POLICE officers from across the country descended on North Yorkshire to share expertise in tackling wild bird crime.

Around 100 wildlife crime officers and experts from across the UK travelled to the North Yorkshire Police headquarters in Northallerton to share best practice in tackling raptor persecution.

The national seminar was organised by Bedfordshire Police Superintendent and Chair of the National Raptor Persecution Delivery Group, Nick Lyall.

It brought together wildlife crime officers, representatives from the RSPB, Natural England, RSPCA, national parks and others.

North Yorkshire Police Deputy Chief Constable, Phil Cain, said: “It was very positive to see so many people coming together today from across England, Scotland and Wales to discuss how best we can protect our national birds of prey.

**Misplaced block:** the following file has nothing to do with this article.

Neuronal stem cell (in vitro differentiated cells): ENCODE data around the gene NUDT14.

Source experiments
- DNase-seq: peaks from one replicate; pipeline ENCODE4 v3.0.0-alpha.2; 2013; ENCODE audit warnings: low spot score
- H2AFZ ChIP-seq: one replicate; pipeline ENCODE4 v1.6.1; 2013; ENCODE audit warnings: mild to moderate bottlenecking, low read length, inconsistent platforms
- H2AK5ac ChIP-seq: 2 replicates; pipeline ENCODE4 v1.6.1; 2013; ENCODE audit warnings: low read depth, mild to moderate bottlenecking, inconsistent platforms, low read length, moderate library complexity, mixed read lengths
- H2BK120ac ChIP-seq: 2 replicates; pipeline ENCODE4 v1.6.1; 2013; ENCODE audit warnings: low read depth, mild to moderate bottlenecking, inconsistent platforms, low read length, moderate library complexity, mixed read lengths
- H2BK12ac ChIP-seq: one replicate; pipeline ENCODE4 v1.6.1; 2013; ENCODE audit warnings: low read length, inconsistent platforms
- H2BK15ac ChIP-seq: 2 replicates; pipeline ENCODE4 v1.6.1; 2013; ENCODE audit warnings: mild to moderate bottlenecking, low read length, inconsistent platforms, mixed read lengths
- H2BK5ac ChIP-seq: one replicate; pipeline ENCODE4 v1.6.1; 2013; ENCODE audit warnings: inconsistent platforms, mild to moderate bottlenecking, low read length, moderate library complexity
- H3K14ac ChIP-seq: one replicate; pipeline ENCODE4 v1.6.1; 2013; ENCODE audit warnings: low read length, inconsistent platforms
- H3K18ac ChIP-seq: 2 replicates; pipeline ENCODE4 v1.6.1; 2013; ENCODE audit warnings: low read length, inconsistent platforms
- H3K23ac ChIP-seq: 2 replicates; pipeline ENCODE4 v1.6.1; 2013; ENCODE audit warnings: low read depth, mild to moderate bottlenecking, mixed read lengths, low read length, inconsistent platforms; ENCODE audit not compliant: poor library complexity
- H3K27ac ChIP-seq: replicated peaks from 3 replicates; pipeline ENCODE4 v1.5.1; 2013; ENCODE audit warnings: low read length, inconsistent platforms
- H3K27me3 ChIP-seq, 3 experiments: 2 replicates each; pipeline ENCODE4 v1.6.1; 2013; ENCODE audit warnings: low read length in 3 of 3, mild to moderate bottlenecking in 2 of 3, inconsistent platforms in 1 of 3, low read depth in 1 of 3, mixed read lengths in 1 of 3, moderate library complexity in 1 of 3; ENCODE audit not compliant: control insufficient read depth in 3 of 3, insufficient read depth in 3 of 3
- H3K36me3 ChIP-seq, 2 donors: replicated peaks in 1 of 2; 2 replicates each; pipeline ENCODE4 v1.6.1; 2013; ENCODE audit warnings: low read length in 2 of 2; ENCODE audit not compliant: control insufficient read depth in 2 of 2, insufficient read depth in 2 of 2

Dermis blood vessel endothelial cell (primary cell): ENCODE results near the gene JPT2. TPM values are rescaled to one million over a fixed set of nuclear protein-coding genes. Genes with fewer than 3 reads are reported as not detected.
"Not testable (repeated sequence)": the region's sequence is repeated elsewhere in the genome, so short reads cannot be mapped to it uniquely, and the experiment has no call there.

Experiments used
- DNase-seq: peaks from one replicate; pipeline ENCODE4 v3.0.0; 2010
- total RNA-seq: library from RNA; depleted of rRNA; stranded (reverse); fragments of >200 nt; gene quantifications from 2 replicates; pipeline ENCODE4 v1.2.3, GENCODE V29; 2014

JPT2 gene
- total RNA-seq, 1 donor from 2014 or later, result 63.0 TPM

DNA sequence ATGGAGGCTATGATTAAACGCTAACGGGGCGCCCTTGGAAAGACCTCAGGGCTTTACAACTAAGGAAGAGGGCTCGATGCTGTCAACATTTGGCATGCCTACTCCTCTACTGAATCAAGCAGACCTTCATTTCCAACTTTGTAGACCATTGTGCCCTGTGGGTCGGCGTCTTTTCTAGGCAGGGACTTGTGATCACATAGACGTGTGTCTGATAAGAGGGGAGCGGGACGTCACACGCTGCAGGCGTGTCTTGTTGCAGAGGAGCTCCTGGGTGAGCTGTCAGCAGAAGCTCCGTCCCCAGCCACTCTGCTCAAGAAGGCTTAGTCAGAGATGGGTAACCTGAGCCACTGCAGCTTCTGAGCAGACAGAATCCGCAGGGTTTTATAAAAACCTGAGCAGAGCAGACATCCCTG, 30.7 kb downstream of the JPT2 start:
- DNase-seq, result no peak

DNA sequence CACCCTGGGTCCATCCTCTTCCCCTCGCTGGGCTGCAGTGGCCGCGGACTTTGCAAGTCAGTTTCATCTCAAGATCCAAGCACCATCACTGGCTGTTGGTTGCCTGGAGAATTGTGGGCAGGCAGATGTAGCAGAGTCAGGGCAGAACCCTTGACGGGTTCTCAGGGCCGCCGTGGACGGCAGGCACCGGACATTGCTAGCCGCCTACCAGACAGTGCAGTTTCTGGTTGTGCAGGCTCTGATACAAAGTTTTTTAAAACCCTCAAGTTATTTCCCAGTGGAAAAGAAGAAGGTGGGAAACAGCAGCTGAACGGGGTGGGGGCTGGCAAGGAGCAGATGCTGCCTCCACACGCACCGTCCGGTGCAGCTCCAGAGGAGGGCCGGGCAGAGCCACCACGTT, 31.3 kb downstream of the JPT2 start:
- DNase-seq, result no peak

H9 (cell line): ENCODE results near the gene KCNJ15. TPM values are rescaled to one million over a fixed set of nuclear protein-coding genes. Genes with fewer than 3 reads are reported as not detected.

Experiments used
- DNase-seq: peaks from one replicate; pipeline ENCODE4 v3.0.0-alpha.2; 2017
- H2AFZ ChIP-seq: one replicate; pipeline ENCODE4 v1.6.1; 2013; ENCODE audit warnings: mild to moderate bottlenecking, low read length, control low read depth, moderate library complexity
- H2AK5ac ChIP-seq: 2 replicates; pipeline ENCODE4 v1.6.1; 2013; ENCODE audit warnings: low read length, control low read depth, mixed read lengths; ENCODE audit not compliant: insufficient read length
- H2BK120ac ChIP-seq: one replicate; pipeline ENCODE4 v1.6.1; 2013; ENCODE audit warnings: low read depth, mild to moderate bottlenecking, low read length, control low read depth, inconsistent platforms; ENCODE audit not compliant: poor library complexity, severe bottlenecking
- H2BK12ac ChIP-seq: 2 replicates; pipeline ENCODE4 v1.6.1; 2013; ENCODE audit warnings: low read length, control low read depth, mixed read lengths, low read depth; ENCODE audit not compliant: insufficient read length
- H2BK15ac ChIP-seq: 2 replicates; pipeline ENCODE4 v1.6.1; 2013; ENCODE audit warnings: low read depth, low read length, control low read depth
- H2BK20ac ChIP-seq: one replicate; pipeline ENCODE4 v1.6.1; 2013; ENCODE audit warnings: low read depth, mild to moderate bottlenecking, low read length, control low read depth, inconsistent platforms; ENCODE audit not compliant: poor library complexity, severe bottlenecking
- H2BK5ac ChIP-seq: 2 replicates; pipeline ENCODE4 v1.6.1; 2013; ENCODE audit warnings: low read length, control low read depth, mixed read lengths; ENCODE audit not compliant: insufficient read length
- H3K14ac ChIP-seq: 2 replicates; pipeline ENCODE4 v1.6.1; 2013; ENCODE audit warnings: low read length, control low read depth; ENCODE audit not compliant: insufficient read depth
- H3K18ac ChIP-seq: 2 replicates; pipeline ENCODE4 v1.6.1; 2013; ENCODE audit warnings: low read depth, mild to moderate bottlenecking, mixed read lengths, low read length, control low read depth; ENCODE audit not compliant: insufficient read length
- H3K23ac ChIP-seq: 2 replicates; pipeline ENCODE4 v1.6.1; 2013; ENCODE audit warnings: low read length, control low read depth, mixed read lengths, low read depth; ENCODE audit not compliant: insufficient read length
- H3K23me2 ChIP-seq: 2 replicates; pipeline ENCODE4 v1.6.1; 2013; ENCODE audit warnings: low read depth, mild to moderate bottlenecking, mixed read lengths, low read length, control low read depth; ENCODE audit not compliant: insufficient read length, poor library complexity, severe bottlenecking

“This training day follows the national roll out of our Operation Owl initiative led by Nick Lyall and which further underlines the importance of partnership working and sharing best practice in tackling wildlife crime.”

Operation Owl aims to raise awareness of raptor persecution, encouraging the public to be vigilant for signs of this criminal activity.

Police surveillance checks will also increase on known hot-spots to disrupt offender activity.

North Yorkshire is home to a diverse population of birds of prey but sadly suffers the highest levels of raptor persecution in the country – something which Operation Owl aims to tackle.

Between 2012 and 2017 there were 71 confirmed bird of prey crime incidents in North Yorkshire, nearly three times as many as Powys in Wales, the second worst county during this period.

Evidence suggests these figures are just the tip of the iceberg with many illegal killings going undetected or unreported.

Previous research has shown that illegal killing of birds of prey is associated with land managed for intensive driven grouse shooting, leaving vast areas of our uplands without typical breeding raptors.